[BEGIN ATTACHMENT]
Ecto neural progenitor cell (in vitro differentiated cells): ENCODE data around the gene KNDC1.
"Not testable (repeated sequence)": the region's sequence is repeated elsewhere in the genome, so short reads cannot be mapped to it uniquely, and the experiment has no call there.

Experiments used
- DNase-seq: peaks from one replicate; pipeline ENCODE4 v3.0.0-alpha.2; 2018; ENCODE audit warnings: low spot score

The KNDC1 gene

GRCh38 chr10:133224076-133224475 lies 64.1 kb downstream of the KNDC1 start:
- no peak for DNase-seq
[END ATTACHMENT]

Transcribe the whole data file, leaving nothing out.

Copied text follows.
Ecto neural progenitor cell (in vitro differentiated cells): ENCODE data around the gene KNDC1.
"Not testable (repeated sequence)": the region's sequence is repeated elsewhere in the genome, so short reads cannot be mapped to it uniquely, and the experiment has no call there.

Experiments used
- DNase-seq: peaks from one replicate; pipeline ENCODE4 v3.0.0-alpha.2; 2018; ENCODE audit warnings: low spot score

The KNDC1 gene

GRCh38 chr10:133224076-133224475 lies 64.1 kb downstream of the KNDC1 start:
- no peak for DNase-seq